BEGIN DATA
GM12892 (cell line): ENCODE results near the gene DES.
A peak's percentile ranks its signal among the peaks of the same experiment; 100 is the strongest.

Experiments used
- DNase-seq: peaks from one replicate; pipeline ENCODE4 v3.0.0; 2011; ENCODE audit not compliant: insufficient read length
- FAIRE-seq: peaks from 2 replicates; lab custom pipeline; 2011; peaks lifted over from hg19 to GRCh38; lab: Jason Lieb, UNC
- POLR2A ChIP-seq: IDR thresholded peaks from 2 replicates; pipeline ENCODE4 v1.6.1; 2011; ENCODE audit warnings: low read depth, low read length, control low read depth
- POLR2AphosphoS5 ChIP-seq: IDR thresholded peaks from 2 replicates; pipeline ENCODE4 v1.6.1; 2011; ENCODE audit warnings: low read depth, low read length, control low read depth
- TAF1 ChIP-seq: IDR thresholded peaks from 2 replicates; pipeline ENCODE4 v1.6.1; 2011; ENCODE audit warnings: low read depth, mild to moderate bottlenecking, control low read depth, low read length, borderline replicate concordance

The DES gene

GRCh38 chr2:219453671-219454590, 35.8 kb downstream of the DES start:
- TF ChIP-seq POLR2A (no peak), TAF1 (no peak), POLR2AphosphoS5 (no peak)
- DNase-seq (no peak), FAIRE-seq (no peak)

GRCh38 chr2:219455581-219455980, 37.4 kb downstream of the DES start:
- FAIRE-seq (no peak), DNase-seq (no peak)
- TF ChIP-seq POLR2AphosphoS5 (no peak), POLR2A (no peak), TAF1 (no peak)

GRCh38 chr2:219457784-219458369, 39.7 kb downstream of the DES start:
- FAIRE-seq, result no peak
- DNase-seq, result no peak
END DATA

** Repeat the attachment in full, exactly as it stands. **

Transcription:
GM12892 (cell line): ENCODE results near the gene DES.
A peak's percentile ranks its signal among the peaks of the same experiment; 100 is the strongest.

Experiments used
- DNase-seq: peaks from one replicate; pipeline ENCODE4 v3.0.0; 2011; ENCODE audit not compliant: insufficient read length
- FAIRE-seq: peaks from 2 replicates; lab custom pipeline; 2011; peaks lifted over from hg19 to GRCh38; lab: Jason Lieb, UNC
- POLR2A ChIP-seq: IDR thresholded peaks from 2 replicates; pipeline ENCODE4 v1.6.1; 2011; ENCODE audit warnings: low read depth, low read length, control low read depth
- POLR2AphosphoS5 ChIP-seq: IDR thresholded peaks from 2 replicates; pipeline ENCODE4 v1.6.1; 2011; ENCODE audit warnings: low read depth, low read length, control low read depth
- TAF1 ChIP-seq: IDR thresholded peaks from 2 replicates; pipeline ENCODE4 v1.6.1; 2011; ENCODE audit warnings: low read depth, mild to moderate bottlenecking, control low read depth, low read length, borderline replicate concordance

The DES gene

GRCh38 chr2:219453671-219454590, 35.8 kb downstream of the DES start:
- TF ChIP-seq POLR2A (no peak), TAF1 (no peak), POLR2AphosphoS5 (no peak)
- DNase-seq (no peak), FAIRE-seq (no peak)

GRCh38 chr2:219455581-219455980, 37.4 kb downstream of the DES start:
- FAIRE-seq (no peak), DNase-seq (no peak)
- TF ChIP-seq POLR2AphosphoS5 (no peak), POLR2A (no peak), TAF1 (no peak)

GRCh38 chr2:219457784-219458369, 39.7 kb downstream of the DES start:
- FAIRE-seq, result no peak
- DNase-seq, result no peak